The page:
Let me now talk about my struggle with the concept of efficiency.  I haven’t come to terms with it, since I am still struggling with one side of the equation of efficiency, which is that of output. What were the outputs that we expect when we envision a state of efficiency? When an ANM climbed two hills and spent her whole day to immunize a child, what have we achieved?  When I treated those five patients who visited my PHU in a day what had I actually achieved? Cases averted? Coverage achieved? Was that all, or was there any other dimension (z-axis) that would give more meaning to our effort (which will help define the output that we were seeking). I still don’t have an answer. 

At that time, in order to decrease my restlessness I rationalized that if when deciding my diet  I didn’t go for the cheapest of the many available options to meet my daily energy requirement of  2800 kilo calories and other nutrients, then there was no need to be so rational about expending health resources either. Governments, which are always though to operate under “resource constraints”, had to look for the cheapest options.  However the question remained - the cheapest option to buy what? Also, there were so many things that governments did routinely that we never even think of questioning from the efficiency lens.

So, did the supposedly “reduced” physical distance between tribal communities and health care, achieved through more number of institutions and increased manpower (on paper mostly) really result in an increase in utilization of heath care? Yes, it did (remember, my five patients per day). But to what extent and was it really the output that we sought?

Let me share with you another experience. Up until this incident, I had considered myself a good athlete and had represented my medical college in a few sports events. But, there was an incident in the village when I was outrun by a tribal woman. Why was I chasing her? I just wanted to prevent another maternal death by referring her to the district government hospital. The woman who outran me was a nine-month pregnant woman who was at high risk. I had never seen such desperate attempts to get away from health care system. This woman had jumped the one foot tall fence and run out into the forest. Seriously, what did we doe in the hospitals in our efforts to “save their lives”, which resulted in such fear?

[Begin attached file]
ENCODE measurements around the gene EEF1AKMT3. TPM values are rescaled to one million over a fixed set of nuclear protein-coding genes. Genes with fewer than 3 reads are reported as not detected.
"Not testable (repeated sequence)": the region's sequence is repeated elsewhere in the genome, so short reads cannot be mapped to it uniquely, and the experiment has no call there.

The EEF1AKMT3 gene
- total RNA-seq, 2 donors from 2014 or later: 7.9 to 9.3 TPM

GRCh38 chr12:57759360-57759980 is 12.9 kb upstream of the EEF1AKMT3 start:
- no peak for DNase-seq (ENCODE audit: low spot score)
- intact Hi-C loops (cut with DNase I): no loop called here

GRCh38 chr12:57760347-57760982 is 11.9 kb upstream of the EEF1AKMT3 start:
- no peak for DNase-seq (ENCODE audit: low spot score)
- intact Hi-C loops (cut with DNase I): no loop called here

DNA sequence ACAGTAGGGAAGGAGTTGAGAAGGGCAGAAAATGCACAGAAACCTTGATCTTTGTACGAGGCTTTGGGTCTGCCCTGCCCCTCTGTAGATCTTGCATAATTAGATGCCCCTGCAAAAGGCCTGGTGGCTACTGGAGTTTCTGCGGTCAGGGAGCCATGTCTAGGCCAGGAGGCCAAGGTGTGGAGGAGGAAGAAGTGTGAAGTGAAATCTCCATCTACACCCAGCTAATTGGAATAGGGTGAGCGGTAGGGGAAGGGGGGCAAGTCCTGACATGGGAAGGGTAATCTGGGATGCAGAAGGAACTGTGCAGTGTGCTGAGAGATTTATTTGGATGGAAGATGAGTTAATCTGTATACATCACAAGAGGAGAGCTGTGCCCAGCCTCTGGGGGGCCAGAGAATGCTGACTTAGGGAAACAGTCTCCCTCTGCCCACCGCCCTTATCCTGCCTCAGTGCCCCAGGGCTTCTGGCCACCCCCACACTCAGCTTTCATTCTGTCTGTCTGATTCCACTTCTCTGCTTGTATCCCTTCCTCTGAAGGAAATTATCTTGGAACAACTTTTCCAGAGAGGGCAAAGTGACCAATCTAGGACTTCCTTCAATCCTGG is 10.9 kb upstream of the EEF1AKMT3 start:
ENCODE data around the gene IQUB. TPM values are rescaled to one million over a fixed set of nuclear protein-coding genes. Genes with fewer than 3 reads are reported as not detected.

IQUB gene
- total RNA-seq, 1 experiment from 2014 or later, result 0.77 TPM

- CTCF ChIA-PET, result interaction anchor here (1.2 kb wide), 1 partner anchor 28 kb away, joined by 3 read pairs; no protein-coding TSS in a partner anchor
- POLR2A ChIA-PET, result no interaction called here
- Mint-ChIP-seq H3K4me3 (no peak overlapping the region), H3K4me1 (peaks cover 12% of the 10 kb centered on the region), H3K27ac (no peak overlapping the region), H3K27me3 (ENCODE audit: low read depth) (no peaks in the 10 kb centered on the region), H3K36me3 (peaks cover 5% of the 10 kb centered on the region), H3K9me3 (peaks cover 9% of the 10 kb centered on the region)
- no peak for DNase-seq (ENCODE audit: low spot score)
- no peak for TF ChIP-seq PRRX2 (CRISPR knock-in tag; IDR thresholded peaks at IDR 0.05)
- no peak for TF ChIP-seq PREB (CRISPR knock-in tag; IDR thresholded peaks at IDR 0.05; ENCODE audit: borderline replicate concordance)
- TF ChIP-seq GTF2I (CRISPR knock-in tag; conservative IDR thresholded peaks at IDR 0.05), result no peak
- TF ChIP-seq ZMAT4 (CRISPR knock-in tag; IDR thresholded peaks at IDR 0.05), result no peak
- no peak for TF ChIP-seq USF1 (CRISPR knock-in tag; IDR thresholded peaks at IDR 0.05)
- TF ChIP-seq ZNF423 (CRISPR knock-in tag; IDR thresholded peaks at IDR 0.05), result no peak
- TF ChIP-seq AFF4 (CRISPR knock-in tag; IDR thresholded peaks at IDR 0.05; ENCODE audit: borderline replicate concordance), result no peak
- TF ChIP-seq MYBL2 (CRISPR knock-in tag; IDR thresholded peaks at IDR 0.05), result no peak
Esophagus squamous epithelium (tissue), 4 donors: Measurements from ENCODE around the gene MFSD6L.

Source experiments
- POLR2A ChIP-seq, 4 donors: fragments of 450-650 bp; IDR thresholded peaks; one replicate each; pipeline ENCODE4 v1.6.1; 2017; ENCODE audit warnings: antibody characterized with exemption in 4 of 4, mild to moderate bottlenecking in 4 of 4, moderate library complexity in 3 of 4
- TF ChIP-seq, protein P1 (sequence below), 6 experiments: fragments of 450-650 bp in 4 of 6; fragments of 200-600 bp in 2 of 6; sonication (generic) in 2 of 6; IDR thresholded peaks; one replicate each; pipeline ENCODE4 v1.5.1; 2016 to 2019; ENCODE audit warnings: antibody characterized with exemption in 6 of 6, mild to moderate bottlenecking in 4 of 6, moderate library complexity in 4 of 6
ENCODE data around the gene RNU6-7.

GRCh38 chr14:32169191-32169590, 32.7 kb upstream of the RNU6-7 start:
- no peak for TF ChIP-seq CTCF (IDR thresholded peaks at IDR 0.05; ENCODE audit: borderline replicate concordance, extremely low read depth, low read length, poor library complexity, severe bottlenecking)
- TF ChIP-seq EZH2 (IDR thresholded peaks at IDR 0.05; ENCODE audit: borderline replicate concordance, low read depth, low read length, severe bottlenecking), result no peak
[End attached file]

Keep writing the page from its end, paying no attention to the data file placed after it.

People from tribal communities may be short of material goods but are respected individuals in their communities. We shatter their dignity during their rare encounters with the hospital, be it in the labor room or a consultation room. The excessive contempt and disgust with which health professionals viewed them was something that they had never experienced in their entire social life in a tribal village. One visit to the hospital was sufficient to destroy all their pride. For this very reason, I had been always afraid of referring patients to the district hospital during my tenure as a medical officer in the Primary Health Unit.     

One cannot discuss tribal in the red corridor without mentioning Naxalism. Yes, we all know that it’s a developmental issue.

Before giving my opinions on this sensitive issue, let me give you a disclaimer. I am not very familiar with their ideological basis and also with relevant literature (like that of Charu Majumdar), but I still have few things to say. It is true that Naxalites never opposed the health services and I never had any personal bad experience with them during my stint with them. But being a citizen in a democratic country, if I was asked to vote (in our country anyone can vote irrespective of his/her maturity) then at this moment, I would vote against Naxalism. But that definitely didn’t mean that I was for the government, as the choice is not as simple as it looks.

From my little experience I could find neither the Naxalites nor the military being helpful to the tribal in any way. I could never justify their means in any rational way especially after what I had experienced. I had seen six innocent tribal people (at least for me) being killed on six different occasions by the Naxals. I knew all them personally; one of them was my friend with whom I used to play volleyball regularly. He was killed because he dared to organize the villagers so that the village would get electrified for the first time since independence. A policeman was killed in front of my eyes and I could not do anything. My stupid ignorant brain could no longer see any larger good which helped justify these killings.

My experiences of working with tribal community have given me the strength to venture out of my comfort zone and make those harder choices. To sum up, all I want to say is that all of us have heard about Gandhiji’s talisman:

“I will give you a talisman. Whenever you are in doubt, or when the self becomes too much with you, apply the following test. Recall the face of the poorest and the weakest man [woman] whom you may have seen, and ask yourself, if the step you contemplate is going to be of any use to him [her]. Will he [she] gain anything by it? Will it restore him [her] to a control over his [her] own life and destiny? In other words, will it lead to swaraj [freedom] for the hungry and spiritually starving millions? Then you will find your doubts and your self melt away."